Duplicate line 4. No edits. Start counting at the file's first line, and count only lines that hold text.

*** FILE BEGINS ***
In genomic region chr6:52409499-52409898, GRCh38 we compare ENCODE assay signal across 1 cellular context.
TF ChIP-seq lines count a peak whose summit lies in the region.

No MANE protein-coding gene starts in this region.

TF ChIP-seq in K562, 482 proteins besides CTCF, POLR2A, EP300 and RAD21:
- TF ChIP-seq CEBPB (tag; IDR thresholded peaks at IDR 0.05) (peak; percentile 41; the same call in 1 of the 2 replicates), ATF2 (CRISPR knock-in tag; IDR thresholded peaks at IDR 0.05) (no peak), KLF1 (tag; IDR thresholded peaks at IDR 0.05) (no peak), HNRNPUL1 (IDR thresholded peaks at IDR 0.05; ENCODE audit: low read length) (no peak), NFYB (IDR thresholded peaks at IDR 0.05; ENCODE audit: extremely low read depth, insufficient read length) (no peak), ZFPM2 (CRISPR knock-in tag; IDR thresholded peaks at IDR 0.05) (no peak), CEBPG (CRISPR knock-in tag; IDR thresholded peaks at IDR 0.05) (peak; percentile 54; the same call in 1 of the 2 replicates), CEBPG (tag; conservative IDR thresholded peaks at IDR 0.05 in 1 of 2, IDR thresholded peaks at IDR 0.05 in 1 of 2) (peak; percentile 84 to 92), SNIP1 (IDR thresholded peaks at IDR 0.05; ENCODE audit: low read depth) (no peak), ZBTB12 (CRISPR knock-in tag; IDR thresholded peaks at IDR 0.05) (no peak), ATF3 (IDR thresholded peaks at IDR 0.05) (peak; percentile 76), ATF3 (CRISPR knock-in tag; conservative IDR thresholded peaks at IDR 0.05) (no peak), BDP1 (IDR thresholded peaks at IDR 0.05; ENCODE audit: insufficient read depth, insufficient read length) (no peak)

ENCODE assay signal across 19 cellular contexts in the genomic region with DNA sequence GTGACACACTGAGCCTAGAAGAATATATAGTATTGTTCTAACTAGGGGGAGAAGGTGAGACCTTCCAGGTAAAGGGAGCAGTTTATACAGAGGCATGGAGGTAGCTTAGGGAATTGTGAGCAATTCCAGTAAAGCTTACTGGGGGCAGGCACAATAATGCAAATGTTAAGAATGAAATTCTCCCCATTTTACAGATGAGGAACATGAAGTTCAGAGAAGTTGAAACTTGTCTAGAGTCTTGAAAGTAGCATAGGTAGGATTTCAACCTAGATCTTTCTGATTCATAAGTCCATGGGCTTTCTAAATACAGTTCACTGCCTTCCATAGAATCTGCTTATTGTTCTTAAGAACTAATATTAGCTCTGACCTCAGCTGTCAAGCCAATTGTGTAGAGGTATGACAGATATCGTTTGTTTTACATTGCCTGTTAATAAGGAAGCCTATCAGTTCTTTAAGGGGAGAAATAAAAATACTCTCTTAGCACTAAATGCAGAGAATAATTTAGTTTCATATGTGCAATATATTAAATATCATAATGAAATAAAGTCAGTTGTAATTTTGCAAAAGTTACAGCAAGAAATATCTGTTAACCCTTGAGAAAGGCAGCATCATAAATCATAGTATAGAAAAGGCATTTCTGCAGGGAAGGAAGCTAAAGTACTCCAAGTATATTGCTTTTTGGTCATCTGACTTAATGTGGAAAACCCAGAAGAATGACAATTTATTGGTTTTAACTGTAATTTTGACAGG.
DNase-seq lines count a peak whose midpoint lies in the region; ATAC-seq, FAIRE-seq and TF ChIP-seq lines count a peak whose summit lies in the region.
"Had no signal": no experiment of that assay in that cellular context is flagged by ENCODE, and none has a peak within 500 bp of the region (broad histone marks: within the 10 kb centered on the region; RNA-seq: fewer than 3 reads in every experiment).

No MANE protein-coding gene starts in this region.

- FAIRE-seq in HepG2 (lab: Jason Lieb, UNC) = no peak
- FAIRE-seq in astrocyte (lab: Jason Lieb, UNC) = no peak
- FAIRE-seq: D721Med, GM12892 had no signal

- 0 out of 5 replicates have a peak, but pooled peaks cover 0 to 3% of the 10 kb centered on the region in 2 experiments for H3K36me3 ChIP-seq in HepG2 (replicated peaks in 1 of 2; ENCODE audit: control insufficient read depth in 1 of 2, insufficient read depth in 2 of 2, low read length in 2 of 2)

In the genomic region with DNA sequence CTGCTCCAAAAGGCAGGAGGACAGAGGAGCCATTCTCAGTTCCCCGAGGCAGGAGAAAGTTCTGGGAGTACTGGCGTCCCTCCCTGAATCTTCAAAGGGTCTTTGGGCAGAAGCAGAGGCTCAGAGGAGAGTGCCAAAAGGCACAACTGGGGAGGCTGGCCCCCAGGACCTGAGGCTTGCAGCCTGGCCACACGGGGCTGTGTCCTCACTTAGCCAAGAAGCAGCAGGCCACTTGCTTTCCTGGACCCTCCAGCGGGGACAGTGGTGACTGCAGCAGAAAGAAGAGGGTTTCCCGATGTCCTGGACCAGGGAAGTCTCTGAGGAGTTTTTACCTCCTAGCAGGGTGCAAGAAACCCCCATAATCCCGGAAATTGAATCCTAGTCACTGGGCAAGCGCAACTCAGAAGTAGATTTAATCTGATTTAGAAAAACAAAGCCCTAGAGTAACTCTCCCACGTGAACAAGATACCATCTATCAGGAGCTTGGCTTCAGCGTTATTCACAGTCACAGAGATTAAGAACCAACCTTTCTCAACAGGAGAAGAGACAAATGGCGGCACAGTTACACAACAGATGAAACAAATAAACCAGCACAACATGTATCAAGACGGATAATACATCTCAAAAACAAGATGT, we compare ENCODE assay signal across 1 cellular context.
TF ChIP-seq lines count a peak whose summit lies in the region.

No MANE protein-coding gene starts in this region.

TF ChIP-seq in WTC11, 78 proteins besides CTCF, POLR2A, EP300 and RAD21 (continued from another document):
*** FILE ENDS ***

TF ChIP-seq in K562, 482 proteins besides CTCF, POLR2A, EP300 and RAD21: